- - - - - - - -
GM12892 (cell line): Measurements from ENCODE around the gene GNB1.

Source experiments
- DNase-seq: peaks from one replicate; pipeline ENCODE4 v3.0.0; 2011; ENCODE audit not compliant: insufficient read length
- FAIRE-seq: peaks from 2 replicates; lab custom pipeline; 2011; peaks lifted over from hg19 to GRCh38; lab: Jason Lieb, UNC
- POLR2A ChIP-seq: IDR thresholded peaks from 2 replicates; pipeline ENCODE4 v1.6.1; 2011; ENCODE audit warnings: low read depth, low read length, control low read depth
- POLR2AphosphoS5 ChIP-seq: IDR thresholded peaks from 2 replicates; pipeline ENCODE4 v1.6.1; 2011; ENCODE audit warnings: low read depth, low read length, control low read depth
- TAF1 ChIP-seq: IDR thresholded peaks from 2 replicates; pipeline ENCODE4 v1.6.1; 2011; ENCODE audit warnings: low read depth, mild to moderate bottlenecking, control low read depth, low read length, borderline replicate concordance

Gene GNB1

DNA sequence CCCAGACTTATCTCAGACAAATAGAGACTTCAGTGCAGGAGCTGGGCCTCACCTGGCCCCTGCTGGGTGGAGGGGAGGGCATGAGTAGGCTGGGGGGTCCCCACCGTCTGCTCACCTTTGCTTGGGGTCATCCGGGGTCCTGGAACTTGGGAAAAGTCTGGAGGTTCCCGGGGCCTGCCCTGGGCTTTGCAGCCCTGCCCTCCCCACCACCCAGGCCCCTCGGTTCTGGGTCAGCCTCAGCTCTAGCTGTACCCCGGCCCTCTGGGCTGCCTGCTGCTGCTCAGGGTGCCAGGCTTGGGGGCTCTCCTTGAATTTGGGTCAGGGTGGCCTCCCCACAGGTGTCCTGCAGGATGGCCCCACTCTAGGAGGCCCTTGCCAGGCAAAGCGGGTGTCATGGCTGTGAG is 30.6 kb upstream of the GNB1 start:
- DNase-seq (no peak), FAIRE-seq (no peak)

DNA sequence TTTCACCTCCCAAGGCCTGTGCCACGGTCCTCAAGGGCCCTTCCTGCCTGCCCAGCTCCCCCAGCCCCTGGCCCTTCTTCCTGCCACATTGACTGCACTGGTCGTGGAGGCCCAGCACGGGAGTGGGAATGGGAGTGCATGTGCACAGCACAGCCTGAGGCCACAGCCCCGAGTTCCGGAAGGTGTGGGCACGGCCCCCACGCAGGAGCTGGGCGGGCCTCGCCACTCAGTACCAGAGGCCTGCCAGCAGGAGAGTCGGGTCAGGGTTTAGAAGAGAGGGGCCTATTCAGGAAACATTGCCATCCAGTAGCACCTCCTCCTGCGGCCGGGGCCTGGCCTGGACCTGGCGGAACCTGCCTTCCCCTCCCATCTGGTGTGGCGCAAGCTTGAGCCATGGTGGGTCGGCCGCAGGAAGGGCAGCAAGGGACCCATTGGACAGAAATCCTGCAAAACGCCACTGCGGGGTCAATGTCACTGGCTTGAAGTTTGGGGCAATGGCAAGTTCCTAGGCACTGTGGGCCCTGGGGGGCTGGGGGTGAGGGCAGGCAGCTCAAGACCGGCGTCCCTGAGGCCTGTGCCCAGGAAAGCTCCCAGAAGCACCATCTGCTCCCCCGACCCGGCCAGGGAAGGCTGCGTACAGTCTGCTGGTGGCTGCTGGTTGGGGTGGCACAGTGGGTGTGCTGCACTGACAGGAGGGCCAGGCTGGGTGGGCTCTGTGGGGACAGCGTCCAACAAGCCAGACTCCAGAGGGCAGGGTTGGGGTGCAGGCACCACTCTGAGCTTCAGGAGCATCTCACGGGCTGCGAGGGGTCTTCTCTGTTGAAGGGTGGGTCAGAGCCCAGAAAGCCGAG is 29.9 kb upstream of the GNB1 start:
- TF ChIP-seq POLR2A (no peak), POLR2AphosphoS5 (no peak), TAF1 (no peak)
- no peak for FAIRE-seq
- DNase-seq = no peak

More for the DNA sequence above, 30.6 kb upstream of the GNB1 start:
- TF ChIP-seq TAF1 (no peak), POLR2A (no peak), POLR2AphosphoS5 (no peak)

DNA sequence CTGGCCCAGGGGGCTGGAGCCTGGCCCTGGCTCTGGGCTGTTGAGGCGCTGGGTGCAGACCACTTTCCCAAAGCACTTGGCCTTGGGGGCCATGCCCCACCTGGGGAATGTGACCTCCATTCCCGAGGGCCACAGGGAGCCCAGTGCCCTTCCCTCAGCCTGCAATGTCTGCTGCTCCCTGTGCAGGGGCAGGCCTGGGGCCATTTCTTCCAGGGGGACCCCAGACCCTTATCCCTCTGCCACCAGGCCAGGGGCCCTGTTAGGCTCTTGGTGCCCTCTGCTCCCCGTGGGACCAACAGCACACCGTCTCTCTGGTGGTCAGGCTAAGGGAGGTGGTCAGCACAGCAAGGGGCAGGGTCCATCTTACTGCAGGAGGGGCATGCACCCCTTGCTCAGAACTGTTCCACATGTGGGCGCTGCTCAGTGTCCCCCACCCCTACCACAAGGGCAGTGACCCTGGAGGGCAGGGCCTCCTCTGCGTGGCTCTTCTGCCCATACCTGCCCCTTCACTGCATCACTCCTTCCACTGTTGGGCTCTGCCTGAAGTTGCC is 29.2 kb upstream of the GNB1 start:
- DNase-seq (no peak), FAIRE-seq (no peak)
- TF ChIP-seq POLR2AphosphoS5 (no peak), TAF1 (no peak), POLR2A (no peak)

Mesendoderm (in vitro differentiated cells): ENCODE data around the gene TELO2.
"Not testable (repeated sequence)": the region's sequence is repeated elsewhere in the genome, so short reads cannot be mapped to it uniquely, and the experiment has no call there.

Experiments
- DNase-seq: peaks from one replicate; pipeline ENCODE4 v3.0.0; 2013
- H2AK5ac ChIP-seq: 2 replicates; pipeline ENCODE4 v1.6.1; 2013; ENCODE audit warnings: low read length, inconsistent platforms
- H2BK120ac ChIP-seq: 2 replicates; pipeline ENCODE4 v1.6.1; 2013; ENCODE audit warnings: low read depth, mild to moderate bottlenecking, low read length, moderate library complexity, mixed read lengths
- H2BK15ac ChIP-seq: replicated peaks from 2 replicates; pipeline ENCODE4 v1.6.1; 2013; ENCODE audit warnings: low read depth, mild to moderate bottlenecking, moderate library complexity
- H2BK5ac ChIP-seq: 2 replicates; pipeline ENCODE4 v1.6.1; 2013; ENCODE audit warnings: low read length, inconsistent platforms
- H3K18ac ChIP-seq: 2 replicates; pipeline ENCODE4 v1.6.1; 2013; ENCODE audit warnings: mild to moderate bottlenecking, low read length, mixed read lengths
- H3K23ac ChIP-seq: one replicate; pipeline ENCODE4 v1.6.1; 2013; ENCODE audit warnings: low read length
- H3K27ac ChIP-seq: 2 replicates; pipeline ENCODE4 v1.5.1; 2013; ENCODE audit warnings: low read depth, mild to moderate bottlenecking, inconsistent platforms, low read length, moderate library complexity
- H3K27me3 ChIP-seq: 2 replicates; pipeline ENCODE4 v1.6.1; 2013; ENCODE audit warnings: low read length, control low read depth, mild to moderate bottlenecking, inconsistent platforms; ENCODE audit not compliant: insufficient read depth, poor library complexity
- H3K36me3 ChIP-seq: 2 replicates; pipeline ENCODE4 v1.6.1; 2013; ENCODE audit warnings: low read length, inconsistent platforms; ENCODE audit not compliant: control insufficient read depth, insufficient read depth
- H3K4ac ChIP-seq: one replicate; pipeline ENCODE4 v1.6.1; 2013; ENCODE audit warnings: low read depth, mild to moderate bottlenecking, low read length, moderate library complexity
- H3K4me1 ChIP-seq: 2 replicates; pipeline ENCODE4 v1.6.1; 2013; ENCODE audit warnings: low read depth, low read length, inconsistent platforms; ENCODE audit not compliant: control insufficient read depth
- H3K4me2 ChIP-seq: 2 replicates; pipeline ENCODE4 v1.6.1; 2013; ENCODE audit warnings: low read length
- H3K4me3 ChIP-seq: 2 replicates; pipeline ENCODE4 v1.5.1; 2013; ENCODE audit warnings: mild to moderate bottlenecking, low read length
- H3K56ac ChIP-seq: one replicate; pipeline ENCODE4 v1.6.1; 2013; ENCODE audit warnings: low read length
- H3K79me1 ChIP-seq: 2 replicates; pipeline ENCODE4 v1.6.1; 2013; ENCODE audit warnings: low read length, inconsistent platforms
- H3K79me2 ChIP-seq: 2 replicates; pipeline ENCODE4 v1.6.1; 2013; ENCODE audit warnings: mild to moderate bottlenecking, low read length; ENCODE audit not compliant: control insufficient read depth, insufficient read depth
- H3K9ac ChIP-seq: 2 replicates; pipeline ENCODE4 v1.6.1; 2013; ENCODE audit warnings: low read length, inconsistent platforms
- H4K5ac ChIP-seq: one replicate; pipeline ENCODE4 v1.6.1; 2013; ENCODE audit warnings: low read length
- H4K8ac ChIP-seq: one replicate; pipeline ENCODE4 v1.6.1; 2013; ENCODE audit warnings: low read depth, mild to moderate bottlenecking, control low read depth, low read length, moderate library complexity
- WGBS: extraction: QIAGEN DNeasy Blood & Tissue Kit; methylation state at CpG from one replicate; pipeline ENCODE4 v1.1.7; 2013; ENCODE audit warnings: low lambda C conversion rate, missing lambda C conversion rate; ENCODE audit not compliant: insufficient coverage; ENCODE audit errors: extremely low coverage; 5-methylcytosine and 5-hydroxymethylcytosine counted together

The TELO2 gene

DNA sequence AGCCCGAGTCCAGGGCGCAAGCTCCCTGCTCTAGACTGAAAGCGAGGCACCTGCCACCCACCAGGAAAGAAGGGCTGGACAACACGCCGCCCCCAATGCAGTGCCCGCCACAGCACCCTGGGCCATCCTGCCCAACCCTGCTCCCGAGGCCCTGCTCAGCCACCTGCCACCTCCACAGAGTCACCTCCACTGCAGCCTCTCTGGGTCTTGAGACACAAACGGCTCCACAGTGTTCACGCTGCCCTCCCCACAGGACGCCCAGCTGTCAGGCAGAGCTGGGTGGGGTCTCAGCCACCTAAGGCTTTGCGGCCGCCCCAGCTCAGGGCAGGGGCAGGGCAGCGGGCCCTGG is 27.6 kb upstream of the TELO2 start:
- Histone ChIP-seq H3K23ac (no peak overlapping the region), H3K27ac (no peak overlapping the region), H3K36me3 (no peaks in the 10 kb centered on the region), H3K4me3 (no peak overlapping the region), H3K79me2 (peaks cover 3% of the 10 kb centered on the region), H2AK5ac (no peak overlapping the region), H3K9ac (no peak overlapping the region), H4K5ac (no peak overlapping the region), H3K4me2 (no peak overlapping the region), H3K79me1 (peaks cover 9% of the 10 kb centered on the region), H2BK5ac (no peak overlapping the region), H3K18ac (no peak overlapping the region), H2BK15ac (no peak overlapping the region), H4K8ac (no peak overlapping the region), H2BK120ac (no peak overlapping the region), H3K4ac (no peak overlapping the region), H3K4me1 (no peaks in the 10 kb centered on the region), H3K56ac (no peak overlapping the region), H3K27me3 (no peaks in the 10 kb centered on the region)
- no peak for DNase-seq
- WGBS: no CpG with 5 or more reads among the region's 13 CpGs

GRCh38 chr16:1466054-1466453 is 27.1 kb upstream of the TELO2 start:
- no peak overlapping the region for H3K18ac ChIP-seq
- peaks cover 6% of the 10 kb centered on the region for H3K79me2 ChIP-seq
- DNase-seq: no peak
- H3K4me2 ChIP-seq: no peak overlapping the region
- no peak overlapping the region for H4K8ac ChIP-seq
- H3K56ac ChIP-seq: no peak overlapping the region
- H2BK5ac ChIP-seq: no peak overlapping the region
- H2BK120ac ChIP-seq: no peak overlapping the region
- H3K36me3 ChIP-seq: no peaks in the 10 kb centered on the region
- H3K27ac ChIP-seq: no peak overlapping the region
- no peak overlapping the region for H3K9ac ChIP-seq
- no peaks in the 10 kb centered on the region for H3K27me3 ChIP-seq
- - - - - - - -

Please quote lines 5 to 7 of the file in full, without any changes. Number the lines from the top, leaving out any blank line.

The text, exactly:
- POLR2A ChIP-seq: IDR thresholded peaks from 2 replicates; pipeline ENCODE4 v1.6.1; 2011; ENCODE audit warnings: low read depth, low read length, control low read depth
- POLR2AphosphoS5 ChIP-seq: IDR thresholded peaks from 2 replicates; pipeline ENCODE4 v1.6.1; 2011; ENCODE audit warnings: low read depth, low read length, control low read depth
- TAF1 ChIP-seq: IDR thresholded peaks from 2 replicates; pipeline ENCODE4 v1.6.1; 2011; ENCODE audit warnings: low read depth, mild to moderate bottlenecking, control low read depth, low read length, borderline replicate concordance